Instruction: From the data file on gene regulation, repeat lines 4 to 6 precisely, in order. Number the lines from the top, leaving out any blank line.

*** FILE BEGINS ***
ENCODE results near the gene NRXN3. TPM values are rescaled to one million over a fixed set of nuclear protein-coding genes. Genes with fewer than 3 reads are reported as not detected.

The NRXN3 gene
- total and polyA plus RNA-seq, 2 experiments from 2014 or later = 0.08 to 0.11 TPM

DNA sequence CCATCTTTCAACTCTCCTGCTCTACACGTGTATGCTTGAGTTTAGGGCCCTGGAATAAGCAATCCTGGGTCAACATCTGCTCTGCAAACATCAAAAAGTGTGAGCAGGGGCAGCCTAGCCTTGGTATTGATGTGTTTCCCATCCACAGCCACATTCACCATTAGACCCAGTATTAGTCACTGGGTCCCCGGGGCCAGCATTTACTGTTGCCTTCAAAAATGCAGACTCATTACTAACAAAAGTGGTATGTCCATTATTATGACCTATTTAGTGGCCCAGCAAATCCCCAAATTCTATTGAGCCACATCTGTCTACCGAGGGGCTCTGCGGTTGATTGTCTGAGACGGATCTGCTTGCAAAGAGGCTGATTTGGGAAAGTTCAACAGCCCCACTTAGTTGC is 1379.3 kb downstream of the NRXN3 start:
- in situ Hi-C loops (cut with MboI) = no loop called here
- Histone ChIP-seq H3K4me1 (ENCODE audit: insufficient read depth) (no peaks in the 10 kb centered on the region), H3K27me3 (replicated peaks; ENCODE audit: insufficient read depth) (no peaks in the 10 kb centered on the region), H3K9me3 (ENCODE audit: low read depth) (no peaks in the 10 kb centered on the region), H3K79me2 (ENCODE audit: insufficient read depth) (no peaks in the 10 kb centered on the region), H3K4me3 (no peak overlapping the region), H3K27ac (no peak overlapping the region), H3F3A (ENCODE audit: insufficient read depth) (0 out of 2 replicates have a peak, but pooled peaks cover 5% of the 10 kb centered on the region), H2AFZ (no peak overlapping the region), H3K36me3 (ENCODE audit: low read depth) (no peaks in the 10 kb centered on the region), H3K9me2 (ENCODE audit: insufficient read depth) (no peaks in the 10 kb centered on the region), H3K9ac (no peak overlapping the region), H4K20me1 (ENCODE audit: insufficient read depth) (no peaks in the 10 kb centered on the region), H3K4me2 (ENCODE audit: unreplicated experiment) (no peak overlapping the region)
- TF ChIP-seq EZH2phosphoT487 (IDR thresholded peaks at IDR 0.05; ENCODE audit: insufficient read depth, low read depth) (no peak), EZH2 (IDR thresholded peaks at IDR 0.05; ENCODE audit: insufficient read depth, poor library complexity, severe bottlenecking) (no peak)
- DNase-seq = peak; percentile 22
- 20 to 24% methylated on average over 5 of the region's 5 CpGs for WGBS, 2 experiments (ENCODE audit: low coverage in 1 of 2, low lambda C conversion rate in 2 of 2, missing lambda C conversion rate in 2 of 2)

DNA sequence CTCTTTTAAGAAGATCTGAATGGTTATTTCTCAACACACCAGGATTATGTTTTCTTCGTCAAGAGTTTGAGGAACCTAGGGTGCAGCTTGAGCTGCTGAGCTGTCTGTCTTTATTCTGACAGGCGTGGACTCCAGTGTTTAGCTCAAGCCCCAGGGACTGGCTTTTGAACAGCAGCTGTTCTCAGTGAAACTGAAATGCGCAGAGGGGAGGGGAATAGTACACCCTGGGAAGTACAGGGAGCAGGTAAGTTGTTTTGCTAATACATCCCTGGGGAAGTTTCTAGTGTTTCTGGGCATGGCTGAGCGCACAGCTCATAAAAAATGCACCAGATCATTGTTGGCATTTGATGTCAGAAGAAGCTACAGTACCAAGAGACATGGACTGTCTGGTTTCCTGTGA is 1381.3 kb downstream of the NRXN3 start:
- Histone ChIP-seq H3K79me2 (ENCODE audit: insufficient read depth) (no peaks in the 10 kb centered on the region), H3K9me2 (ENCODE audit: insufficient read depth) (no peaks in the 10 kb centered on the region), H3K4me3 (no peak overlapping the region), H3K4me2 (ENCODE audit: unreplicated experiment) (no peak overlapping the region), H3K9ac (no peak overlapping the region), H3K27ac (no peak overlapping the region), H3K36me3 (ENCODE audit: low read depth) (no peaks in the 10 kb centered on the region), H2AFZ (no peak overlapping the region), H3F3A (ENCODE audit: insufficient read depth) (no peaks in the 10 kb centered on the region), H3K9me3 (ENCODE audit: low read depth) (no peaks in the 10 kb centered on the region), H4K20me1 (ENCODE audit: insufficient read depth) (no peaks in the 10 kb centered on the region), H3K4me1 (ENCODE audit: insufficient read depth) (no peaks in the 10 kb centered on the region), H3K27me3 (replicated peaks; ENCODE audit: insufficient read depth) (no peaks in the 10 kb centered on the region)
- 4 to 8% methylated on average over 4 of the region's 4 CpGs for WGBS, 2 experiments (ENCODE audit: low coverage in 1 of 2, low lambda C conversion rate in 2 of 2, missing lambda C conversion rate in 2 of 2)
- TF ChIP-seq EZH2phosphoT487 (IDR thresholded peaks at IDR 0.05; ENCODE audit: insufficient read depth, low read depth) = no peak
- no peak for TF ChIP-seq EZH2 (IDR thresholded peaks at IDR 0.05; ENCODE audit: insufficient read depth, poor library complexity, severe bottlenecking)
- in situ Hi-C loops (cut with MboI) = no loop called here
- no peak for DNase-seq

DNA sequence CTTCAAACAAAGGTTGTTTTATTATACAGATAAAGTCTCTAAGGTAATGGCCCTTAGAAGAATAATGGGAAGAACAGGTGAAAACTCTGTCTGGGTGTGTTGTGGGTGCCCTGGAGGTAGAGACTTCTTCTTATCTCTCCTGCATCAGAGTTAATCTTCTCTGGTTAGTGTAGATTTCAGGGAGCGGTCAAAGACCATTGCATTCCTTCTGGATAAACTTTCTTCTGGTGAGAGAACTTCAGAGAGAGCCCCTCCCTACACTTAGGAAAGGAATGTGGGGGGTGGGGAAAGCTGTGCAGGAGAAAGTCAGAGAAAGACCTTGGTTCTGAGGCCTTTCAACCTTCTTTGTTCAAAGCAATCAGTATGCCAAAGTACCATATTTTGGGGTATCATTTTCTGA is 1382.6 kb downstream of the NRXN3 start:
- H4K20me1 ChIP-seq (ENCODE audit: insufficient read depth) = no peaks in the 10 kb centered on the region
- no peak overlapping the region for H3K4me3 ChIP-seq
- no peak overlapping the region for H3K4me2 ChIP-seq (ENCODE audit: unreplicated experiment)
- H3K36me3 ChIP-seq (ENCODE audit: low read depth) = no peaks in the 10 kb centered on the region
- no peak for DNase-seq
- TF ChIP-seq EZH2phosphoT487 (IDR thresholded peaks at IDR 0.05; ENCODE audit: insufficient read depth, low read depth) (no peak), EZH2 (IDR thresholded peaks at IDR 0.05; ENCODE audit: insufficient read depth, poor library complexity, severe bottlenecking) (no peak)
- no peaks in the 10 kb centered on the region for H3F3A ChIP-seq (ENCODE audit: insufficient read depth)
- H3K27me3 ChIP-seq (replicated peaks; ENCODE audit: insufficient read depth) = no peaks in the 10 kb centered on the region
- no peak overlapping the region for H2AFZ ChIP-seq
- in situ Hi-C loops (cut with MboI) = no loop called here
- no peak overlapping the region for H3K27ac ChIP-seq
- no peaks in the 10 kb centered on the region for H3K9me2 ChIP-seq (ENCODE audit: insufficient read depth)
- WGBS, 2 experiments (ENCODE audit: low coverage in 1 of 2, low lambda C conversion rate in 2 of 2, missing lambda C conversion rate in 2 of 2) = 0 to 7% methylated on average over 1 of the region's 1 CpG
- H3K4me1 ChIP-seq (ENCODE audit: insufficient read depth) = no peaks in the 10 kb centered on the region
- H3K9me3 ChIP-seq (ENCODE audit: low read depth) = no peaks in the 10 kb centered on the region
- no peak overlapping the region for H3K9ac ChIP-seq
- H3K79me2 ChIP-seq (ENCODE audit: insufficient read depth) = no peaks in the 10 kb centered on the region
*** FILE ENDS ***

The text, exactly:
DNA sequence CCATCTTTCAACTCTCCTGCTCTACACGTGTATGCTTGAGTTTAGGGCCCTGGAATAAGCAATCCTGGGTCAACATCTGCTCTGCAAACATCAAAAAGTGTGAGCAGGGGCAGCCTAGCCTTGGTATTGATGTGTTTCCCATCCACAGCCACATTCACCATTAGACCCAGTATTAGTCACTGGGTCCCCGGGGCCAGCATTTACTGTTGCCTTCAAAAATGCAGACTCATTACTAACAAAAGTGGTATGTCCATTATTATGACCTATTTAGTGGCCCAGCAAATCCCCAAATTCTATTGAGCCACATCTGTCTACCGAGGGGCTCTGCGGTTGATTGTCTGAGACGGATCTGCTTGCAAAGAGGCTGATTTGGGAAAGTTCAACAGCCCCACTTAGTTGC is 1379.3 kb downstream of the NRXN3 start:
- in situ Hi-C loops (cut with MboI) = no loop called here
- Histone ChIP-seq H3K4me1 (ENCODE audit: insufficient read depth) (no peaks in the 10 kb centered on the region), H3K27me3 (replicated peaks; ENCODE audit: insufficient read depth) (no peaks in the 10 kb centered on the region), H3K9me3 (ENCODE audit: low read depth) (no peaks in the 10 kb centered on the region), H3K79me2 (ENCODE audit: insufficient read depth) (no peaks in the 10 kb centered on the region), H3K4me3 (no peak overlapping the region), H3K27ac (no peak overlapping the region), H3F3A (ENCODE audit: insufficient read depth) (0 out of 2 replicates have a peak, but pooled peaks cover 5% of the 10 kb centered on the region), H2AFZ (no peak overlapping the region), H3K36me3 (ENCODE audit: low read depth) (no peaks in the 10 kb centered on the region), H3K9me2 (ENCODE audit: insufficient read depth) (no peaks in the 10 kb centered on the region), H3K9ac (no peak overlapping the region), H4K20me1 (ENCODE audit: insufficient read depth) (no peaks in the 10 kb centered on the region), H3K4me2 (ENCODE audit: unreplicated experiment) (no peak overlapping the region)